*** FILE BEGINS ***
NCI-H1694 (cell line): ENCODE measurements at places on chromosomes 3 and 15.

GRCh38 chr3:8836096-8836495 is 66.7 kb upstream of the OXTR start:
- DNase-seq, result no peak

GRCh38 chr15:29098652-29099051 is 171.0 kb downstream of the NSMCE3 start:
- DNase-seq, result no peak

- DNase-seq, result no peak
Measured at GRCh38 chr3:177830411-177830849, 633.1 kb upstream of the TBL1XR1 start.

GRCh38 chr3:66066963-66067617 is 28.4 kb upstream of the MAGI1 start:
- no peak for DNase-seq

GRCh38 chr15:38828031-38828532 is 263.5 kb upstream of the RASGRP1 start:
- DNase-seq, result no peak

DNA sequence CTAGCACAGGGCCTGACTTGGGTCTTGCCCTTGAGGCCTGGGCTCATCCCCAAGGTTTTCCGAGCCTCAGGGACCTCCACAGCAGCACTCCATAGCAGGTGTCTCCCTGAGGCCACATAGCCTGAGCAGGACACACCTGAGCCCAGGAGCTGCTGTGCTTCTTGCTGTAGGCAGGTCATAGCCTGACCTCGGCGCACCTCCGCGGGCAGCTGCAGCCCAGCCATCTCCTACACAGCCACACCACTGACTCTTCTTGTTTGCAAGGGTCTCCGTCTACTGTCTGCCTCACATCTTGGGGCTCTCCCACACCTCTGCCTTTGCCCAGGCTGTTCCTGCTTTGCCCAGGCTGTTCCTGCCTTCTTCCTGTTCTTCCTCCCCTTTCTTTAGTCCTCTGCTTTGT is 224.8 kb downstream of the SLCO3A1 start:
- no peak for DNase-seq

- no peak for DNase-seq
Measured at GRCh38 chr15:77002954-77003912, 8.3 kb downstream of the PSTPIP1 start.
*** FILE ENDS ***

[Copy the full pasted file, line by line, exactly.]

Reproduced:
NCI-H1694 (cell line): ENCODE measurements at places on chromosomes 3 and 15.

GRCh38 chr3:8836096-8836495 is 66.7 kb upstream of the OXTR start:
- DNase-seq, result no peak

GRCh38 chr15:29098652-29099051 is 171.0 kb downstream of the NSMCE3 start:
- DNase-seq, result no peak

- DNase-seq, result no peak
Measured at GRCh38 chr3:177830411-177830849, 633.1 kb upstream of the TBL1XR1 start.

GRCh38 chr3:66066963-66067617 is 28.4 kb upstream of the MAGI1 start:
- no peak for DNase-seq

GRCh38 chr15:38828031-38828532 is 263.5 kb upstream of the RASGRP1 start:
- DNase-seq, result no peak

DNA sequence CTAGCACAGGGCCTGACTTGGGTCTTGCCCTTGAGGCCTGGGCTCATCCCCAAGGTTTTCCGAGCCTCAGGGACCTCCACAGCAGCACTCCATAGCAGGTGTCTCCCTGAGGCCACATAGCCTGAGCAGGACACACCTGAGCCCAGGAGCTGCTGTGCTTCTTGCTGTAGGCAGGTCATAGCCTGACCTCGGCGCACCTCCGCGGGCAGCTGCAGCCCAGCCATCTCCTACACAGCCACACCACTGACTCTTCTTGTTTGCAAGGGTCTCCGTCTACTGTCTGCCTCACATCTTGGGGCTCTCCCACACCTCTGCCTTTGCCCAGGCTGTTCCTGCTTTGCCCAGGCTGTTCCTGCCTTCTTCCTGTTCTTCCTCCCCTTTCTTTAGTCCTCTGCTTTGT is 224.8 kb downstream of the SLCO3A1 start:
- no peak for DNase-seq

- no peak for DNase-seq
Measured at GRCh38 chr15:77002954-77003912, 8.3 kb downstream of the PSTPIP1 start.